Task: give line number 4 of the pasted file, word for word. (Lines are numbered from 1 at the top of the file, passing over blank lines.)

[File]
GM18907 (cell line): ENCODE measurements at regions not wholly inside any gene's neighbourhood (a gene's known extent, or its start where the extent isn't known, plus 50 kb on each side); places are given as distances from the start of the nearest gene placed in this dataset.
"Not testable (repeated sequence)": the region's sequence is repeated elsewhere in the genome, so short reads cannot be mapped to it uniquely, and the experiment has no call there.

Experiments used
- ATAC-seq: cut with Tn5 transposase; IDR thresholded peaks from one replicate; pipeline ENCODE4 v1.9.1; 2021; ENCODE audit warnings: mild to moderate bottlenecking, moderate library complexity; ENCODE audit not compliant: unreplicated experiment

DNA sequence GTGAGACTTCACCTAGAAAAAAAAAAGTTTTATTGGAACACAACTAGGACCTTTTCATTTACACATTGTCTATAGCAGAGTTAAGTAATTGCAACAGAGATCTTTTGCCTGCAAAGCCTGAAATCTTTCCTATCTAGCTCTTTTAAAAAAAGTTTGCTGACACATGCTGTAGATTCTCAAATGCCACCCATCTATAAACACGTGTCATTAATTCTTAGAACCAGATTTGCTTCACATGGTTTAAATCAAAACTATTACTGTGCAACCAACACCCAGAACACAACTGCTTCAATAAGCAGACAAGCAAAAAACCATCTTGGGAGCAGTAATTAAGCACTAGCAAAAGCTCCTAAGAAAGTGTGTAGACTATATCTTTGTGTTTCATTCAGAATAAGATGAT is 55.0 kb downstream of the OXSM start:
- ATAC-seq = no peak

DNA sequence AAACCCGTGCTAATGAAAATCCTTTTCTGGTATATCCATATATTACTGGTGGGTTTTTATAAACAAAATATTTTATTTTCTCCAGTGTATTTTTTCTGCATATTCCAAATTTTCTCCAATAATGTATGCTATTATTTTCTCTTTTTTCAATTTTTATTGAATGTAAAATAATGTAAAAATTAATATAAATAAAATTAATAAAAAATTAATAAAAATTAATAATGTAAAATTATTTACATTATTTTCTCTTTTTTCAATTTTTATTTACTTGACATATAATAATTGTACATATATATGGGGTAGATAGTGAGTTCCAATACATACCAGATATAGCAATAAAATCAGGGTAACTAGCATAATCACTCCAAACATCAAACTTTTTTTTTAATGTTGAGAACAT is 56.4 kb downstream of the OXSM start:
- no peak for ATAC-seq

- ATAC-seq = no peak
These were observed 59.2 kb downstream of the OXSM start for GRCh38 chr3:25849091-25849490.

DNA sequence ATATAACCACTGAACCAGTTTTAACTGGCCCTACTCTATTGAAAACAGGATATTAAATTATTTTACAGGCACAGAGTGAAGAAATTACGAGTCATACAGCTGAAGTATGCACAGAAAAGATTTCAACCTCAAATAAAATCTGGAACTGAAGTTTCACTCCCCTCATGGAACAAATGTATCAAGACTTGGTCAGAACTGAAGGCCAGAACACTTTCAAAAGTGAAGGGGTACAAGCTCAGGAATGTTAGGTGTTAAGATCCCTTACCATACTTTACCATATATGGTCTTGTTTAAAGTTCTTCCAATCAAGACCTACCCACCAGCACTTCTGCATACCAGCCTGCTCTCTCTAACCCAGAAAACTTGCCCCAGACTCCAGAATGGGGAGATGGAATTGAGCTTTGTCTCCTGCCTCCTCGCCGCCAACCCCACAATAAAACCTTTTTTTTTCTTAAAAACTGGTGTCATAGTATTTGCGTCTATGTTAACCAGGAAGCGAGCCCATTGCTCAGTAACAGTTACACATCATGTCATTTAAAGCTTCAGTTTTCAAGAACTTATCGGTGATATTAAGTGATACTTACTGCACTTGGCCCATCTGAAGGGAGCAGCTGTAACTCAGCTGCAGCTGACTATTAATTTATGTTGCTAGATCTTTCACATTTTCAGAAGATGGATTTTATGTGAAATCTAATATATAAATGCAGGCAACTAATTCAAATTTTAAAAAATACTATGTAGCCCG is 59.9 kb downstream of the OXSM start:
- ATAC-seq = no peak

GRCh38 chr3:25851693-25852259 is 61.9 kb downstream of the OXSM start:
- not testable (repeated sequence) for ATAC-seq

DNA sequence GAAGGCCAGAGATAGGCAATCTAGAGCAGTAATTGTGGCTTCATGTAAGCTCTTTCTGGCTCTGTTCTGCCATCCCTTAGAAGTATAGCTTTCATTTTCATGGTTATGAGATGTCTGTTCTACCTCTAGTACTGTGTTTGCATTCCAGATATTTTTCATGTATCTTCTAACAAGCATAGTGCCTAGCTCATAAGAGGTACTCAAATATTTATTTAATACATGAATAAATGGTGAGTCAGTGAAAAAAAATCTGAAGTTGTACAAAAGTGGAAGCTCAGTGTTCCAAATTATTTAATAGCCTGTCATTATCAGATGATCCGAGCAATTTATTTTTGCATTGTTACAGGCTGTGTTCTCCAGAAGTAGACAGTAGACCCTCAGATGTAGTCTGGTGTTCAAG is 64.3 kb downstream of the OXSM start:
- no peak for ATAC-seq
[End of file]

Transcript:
- ATAC-seq: cut with Tn5 transposase; IDR thresholded peaks from one replicate; pipeline ENCODE4 v1.9.1; 2021; ENCODE audit warnings: mild to moderate bottlenecking, moderate library complexity; ENCODE audit not compliant: unreplicated experiment